GHOST Bug Not New, but Can Haunt Older Linux Versions
The Risk The real issue with GHOST isn't that a vulnerability was found in an open-source package. The GHOST vulnerability was fixed before anyone ever even knew it existed. The issue is that package stability might represent a risk to security. Any software bug is a potential exploit waiting to happen. The fact that GHOST wasn't labeled a vulnerability until Jan. 27 potentially left some users at risk. Yet, admittedly, the risk is small since GHOST has never been exploited, and as yet, there isn't even proof-of-concept exploit code available. It is incumbent on Linux distributions to update from upstream projects as quickly as possible. For community Linux distributions, where enterprise stability is not a primary concern, that is the normal practice.GHOST is not a vulnerability like Heartbleed, ShellShock or POODLE, which were zero-day issues. GHOST is an issue that doesn't affect all Linux distributions and it's an issue that was fixed 17 months ago. The challenge is one of balancing the needs of enterprise stability with the constant flow of upstream updates. It's a difficult balance to achieve, but let's hope that the impacted Linux vendors redouble their efforts to make sure that users aren't left at risk from bugs that have already been patched. Sean Michael Kerner is a senior editor at eWEEK and InternetNews.com. Follow him on Twitter @TechJournalist.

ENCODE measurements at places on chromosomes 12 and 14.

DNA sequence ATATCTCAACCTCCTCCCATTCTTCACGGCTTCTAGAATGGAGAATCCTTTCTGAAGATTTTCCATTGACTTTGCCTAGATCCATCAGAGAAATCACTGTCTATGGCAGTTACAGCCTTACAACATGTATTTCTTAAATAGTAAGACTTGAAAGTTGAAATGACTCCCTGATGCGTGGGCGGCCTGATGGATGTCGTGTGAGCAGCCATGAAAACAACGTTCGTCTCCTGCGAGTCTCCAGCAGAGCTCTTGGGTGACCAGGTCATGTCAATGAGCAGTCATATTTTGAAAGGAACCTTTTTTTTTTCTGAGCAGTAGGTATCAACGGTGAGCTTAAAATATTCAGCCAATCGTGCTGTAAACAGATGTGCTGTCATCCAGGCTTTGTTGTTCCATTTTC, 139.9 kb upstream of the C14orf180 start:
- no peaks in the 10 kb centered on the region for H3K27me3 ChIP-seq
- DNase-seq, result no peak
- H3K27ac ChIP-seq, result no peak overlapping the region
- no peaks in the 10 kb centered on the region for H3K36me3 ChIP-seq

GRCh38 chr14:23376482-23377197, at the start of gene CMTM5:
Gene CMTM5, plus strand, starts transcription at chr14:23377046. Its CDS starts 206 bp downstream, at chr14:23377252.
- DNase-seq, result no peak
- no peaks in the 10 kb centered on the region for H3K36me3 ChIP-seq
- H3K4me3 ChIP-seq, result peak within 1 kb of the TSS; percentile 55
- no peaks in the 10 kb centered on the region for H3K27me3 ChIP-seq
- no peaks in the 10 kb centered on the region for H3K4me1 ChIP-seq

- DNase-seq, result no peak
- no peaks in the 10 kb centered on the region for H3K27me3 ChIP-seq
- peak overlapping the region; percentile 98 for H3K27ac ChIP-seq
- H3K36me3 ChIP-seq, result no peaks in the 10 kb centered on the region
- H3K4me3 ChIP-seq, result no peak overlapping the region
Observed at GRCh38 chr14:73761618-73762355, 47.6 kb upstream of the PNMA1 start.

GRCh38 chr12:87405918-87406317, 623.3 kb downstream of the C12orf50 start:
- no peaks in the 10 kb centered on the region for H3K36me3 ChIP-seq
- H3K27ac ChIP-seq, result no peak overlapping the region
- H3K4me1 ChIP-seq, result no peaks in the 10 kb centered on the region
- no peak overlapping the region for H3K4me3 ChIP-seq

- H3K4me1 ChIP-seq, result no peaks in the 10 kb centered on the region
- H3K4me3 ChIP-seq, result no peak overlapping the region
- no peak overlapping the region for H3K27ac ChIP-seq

With one class of Linux distribution, known as a "rolling release," the latest packages are always available for users to include. Linux users themselves can also always choose to manually pull from the upstream projects.